5. J. Zhou, J. Dong, B. Wang, T. Koschny, M. Kafesaki, and C. M. Soukoulis, Phys. Rev. B 79, 121104 (2009). [CrossRef]

]. Yet stronger coupling effects have been reported for twisted split-ring resonators (SRRs) [6

6. N. Liu, H. Liu, S. Zhu, and H. Giessen, Nat. Photonics 3, 157 (2009). [CrossRef]

]. However, the latter structures exhibit not only strong optical activity but also strong linear birefringence. A clean separation is desirable for both understanding the physics and for applications such as poor-man’s optical isolators [7

7. M. Thiel, M. Decker, M. Deubel, M. Wegener, S. Linden, and G. von Freymann, Adv. Mater. 19, 207 (2007). [CrossRef]

].

Fabrication of the two-layer chiral medium shown in Fig. 1 requires advanced nanofabrication, i.e., two successive electron-beam-lithography steps and an intermediate planarization process via a spin-on dielectric [13

13. G. Subramania and S. Y. Lin, Appl. Phys. Lett. 85, 5037 (2004). [CrossRef]

]. Starting with the first functional layer written by electron-beam lithography, we planarize the sample via a 500-nm-thick spacer layer of commercially available spin-on dielectric (IC1-200, Futurrex, Inc.) and a subsequent thinning via reactive-ion etching (SF6, Plasmalab80Plus, Oxford Instruments). Next, we process the second functional layer of split-ring resonators via another electron-beam-lithography step carefully aligned relative to the first layer via alignment markers. As a result, we achieve an alignment mismatch of the first and the second layer of below 10nm over the entire sample footprint of 100μm×100μm. Electron micrographs of a fabricated structure are shown in Fig. 1b. The two functional layers are separated by a 85-nm-thick spacer layer. All samples are fabricated on a glass substrate covered with a 5nm thin film of indium tin oxide (ITO). Obviously, the sample quality is very high. In particular, no misalignment between the two split-ring resonators in each pair is detectable. The in-plane lattice constant of the set of four SRR pairs of a=885nm is significantly smaller than the resonance wavelengths of about 3μm.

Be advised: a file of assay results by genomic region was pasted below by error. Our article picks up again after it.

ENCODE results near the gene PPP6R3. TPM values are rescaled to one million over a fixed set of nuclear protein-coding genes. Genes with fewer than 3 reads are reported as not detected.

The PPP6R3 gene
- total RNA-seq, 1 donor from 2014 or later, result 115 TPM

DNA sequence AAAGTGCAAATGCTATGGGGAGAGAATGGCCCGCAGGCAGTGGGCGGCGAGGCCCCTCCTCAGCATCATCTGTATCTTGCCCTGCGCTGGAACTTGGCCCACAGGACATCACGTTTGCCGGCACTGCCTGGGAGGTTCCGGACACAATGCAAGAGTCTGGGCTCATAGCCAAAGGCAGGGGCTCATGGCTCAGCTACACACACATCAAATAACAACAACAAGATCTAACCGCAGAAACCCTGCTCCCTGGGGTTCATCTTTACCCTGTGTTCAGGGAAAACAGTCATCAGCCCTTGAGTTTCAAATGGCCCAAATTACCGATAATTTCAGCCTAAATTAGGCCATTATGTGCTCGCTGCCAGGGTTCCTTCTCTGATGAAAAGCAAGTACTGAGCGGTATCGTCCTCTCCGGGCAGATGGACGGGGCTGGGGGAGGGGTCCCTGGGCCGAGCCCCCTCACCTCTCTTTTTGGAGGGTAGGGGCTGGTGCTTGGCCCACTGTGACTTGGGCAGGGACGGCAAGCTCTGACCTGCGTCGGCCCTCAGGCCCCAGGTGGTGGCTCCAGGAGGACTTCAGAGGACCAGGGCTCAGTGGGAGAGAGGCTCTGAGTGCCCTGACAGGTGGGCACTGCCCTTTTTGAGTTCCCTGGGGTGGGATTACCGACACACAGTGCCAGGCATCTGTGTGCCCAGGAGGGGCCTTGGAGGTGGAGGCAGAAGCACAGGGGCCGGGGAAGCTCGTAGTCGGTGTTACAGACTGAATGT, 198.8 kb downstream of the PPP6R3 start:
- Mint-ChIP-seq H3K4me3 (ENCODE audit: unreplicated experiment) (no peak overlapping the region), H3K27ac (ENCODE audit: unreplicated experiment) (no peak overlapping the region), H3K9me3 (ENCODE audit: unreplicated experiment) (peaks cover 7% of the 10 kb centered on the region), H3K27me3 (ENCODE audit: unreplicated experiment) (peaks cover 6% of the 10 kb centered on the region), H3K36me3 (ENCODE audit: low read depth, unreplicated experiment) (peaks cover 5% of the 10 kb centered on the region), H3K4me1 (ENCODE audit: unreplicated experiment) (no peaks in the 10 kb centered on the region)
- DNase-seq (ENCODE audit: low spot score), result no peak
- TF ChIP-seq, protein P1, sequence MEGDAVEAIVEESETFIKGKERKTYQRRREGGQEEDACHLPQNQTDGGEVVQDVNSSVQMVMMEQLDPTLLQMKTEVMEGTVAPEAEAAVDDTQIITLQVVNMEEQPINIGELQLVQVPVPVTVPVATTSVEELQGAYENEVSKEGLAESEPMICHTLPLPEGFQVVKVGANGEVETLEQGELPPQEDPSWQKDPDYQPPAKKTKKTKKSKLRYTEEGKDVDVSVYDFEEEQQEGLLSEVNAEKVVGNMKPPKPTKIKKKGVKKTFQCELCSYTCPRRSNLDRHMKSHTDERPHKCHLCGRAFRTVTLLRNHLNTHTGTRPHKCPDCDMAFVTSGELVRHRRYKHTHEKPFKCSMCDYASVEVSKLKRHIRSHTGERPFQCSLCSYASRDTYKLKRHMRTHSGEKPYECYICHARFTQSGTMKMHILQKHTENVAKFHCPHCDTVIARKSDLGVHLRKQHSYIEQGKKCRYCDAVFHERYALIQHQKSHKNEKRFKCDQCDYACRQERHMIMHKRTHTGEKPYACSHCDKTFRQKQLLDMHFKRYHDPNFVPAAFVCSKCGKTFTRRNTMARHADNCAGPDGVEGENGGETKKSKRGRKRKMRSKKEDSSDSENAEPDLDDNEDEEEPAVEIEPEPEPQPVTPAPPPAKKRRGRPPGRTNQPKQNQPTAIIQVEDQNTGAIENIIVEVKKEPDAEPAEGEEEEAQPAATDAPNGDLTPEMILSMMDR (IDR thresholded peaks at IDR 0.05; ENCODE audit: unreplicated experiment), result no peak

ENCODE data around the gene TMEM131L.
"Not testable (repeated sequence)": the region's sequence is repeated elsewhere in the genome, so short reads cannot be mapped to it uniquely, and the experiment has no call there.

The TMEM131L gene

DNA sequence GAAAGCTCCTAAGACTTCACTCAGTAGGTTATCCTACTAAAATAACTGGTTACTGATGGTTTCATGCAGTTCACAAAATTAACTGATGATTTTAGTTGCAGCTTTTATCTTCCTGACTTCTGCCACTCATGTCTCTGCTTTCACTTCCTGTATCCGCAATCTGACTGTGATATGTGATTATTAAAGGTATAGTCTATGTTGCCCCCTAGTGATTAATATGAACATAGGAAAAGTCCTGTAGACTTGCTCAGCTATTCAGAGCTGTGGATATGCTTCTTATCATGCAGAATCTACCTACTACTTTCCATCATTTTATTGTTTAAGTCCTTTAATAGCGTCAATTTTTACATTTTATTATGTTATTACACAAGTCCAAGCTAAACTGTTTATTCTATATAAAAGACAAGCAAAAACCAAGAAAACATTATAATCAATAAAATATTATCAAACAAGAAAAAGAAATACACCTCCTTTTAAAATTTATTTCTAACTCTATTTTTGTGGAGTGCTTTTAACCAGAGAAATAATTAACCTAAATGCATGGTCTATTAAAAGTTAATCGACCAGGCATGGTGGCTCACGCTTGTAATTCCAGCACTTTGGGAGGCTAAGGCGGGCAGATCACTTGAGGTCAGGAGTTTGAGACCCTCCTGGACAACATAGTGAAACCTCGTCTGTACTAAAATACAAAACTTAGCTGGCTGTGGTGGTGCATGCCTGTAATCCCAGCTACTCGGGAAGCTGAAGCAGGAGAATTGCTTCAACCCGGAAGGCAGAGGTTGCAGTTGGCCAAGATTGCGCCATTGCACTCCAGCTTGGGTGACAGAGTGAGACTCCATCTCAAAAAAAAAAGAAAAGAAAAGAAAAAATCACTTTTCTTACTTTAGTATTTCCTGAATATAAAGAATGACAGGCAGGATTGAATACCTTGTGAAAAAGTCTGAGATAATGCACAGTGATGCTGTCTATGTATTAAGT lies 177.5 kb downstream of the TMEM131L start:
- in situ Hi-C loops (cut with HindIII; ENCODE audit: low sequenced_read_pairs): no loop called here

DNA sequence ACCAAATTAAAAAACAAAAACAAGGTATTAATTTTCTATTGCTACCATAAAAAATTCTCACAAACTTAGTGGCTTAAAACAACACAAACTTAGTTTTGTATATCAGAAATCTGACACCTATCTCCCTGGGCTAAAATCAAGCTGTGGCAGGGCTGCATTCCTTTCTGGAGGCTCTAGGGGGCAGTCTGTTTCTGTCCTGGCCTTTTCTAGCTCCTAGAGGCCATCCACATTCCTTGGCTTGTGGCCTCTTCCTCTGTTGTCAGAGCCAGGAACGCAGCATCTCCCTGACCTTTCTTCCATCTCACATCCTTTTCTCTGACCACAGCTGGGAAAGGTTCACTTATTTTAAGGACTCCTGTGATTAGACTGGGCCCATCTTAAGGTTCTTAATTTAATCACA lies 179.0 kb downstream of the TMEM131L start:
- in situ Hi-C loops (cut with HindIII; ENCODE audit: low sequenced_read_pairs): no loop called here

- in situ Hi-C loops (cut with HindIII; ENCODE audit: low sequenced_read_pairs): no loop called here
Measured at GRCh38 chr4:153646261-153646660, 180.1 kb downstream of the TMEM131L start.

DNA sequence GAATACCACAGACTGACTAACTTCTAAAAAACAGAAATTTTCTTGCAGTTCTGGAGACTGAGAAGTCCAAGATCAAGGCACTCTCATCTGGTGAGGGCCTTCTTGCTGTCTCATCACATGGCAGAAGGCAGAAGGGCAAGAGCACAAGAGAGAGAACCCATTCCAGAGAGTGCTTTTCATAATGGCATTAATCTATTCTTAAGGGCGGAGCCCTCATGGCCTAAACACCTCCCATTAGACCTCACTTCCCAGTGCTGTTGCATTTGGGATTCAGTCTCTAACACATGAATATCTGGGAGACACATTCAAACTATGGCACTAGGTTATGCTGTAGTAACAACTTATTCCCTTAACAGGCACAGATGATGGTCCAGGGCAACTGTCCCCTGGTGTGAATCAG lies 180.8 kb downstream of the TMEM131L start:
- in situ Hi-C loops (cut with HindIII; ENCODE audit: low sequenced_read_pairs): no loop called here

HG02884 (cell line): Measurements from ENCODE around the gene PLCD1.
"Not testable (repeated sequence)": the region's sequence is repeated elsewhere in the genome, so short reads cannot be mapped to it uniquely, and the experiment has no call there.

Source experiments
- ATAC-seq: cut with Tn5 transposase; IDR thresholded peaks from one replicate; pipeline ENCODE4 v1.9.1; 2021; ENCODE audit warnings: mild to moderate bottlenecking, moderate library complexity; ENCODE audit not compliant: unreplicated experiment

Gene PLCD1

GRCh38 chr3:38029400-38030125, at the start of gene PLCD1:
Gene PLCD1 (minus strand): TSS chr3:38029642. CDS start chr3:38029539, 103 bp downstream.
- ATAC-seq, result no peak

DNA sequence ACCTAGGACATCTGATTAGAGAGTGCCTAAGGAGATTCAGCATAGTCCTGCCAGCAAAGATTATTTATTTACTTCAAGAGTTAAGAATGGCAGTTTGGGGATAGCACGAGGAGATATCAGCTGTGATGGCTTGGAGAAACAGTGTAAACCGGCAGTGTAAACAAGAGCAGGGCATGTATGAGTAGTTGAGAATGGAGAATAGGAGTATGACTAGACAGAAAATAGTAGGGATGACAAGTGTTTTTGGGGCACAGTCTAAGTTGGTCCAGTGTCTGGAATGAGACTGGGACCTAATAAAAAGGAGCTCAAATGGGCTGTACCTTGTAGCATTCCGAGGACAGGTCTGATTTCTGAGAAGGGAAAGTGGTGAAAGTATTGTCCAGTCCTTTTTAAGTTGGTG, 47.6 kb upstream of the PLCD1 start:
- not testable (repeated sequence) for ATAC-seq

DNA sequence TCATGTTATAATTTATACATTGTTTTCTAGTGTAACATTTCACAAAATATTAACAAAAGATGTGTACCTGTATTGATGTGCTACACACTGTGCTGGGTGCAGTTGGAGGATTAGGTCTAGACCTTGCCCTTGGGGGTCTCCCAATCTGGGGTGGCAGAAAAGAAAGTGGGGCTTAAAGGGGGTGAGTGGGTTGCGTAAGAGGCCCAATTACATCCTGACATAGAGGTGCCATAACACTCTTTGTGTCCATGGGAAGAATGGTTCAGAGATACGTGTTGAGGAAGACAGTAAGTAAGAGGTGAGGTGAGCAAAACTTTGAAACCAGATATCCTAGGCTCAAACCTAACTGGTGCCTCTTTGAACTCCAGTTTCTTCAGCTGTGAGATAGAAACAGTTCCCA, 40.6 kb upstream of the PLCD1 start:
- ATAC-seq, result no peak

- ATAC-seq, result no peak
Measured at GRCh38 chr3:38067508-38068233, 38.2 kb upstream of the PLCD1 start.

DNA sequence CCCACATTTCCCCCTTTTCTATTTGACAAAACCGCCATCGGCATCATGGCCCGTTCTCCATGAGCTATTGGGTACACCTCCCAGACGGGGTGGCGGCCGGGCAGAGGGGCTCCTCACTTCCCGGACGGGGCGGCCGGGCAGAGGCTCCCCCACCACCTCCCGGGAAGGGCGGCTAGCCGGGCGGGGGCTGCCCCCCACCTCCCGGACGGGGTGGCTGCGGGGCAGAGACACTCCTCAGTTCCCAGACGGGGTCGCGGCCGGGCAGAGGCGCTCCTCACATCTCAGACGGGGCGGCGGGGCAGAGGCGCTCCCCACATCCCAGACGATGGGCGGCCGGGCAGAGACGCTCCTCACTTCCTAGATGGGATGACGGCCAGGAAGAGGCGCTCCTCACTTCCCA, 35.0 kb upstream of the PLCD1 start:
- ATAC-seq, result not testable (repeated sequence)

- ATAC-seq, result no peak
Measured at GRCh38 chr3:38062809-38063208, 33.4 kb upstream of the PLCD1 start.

For optical characterization, we use a commercial Fourier-transform microscope spectrometer (Bruker Tensor 27 with Bruker Hyperion 1000) combined with a linear CaF2 High Extinction Ratio holographic polarizer and a super-achromatic MgF2-based quarter-wave plate (Bernhard Halle Nachfl., 2.57.0μm) that can be rotated from the outside of the microscope [14